Essential one light portrait guide

Create high-key and low-key lighting

The way you use a single studio light can completely change the mood and overall feel of your portrait, and mastering both high-key and low-key effects can really help your work have a very professional, high-end feel. Creating a high-key or low-key portrait is a good way of ensuring that the focus is on the subject.


A high-key image is generally dominated by highlights and sometimes errs on the side of overexposure, whereas a low-key image mainly consists of shadows and lowlights. Low-key images are usually more dramatic and can be used to create a more mysterious or sensual image, whereas high-key shots are vibrant and engaging.

The challenge with creating a high-key portrait with one light is that this style typically demands that there is lots of light. Two lights are normally needed just to ensure a brightly lit background, but the image below was created by positioning a large softbox behind the model to take the place of the background, with the light reflected back onto the model’s face with a reflector creating a luminous glow around her.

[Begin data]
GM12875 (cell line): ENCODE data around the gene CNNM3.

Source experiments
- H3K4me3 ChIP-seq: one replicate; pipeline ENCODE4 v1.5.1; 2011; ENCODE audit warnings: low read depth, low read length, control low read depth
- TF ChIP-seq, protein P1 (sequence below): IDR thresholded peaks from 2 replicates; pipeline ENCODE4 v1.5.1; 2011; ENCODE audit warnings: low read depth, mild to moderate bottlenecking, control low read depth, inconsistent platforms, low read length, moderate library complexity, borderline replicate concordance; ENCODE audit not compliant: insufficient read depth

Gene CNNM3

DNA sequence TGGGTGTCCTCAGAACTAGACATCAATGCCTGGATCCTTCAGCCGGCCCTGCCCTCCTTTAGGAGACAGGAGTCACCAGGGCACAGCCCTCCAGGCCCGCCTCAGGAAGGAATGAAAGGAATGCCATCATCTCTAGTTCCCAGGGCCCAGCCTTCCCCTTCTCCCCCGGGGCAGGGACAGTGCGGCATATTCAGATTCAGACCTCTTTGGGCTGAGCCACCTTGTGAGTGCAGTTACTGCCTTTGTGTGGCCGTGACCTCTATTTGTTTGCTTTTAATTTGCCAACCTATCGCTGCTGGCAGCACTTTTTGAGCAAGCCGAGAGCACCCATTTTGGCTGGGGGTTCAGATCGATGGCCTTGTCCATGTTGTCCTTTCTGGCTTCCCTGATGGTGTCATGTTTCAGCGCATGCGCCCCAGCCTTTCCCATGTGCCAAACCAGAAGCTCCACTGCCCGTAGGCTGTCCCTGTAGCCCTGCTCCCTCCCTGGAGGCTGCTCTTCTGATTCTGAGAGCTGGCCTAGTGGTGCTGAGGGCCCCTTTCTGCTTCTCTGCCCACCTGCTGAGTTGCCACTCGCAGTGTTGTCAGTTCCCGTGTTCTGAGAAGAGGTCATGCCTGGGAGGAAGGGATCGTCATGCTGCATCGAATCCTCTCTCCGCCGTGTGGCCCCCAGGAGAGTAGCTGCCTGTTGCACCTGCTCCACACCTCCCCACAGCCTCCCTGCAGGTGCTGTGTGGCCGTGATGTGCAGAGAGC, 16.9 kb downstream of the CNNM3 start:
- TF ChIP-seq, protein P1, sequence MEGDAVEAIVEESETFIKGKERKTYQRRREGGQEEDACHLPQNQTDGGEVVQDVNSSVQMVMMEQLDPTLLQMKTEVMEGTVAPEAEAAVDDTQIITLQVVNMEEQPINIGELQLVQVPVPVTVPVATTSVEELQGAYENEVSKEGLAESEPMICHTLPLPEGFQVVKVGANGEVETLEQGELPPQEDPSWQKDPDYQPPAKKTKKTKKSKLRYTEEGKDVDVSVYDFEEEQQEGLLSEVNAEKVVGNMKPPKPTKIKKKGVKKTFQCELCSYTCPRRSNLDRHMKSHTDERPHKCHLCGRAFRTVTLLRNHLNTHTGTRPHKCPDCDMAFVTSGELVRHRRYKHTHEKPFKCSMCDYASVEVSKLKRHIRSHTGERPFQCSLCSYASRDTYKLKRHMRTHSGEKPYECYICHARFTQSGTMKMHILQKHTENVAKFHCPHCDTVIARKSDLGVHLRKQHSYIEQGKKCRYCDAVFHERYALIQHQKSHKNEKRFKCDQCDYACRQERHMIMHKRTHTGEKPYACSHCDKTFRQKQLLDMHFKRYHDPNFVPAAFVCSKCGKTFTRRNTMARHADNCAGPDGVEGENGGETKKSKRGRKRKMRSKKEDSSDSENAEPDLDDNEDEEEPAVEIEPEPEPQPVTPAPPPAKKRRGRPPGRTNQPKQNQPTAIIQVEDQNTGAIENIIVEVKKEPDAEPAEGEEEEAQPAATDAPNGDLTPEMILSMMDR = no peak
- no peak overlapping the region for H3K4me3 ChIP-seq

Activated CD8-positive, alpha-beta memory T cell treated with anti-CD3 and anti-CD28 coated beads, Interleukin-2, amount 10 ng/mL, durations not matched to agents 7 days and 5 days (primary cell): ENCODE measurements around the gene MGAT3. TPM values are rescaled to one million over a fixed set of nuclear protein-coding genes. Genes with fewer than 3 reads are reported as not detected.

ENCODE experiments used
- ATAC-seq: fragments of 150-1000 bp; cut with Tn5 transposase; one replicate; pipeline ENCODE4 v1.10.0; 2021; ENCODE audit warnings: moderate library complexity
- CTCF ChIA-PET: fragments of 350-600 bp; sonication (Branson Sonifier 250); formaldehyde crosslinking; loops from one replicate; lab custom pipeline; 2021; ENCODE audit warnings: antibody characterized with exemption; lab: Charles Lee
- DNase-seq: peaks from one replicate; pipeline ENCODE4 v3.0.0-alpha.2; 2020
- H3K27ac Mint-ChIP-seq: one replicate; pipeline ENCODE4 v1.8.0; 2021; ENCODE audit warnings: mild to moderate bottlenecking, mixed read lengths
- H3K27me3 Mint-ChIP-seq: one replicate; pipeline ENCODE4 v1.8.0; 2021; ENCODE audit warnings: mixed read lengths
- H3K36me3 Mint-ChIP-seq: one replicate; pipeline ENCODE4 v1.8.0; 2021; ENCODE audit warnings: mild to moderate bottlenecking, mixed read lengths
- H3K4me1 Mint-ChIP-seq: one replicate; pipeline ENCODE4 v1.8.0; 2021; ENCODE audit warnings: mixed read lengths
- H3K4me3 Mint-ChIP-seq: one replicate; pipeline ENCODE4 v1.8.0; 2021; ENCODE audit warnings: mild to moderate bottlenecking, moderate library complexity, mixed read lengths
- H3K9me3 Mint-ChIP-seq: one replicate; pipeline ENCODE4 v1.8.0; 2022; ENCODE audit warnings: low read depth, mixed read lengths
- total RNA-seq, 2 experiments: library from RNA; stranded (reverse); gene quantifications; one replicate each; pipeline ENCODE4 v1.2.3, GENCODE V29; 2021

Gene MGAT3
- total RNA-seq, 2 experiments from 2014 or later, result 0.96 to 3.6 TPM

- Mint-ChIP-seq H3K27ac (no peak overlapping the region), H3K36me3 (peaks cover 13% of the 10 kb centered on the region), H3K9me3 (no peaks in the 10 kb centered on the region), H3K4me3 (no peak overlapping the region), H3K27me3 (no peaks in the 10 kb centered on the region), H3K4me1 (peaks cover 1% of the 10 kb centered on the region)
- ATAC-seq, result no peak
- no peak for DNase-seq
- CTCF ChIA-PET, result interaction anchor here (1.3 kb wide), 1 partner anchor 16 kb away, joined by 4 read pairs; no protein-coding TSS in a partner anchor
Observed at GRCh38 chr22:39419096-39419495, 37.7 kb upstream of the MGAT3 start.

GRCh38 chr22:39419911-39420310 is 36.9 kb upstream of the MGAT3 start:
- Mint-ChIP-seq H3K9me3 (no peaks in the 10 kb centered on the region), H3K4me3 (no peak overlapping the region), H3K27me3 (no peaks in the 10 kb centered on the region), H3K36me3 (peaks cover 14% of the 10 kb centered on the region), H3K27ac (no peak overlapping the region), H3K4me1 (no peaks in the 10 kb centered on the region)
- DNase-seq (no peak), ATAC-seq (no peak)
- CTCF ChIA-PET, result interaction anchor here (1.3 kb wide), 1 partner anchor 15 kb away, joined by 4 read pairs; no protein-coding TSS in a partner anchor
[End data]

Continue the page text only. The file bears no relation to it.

If you’re shooting portraits at home, a low-key style doesn’t necessarily require a dark background. Instead, use the inverse square law to produce a dark backdrop in-camera. You must position your light far away from the background and angle it down towards your model to ensure the least amount of light will reach the background – the goal is for the light to ‘fall off’ sufficiently so that it does not light the wall behind the subject at all. Best of all, these effects are fairly easy to replicate.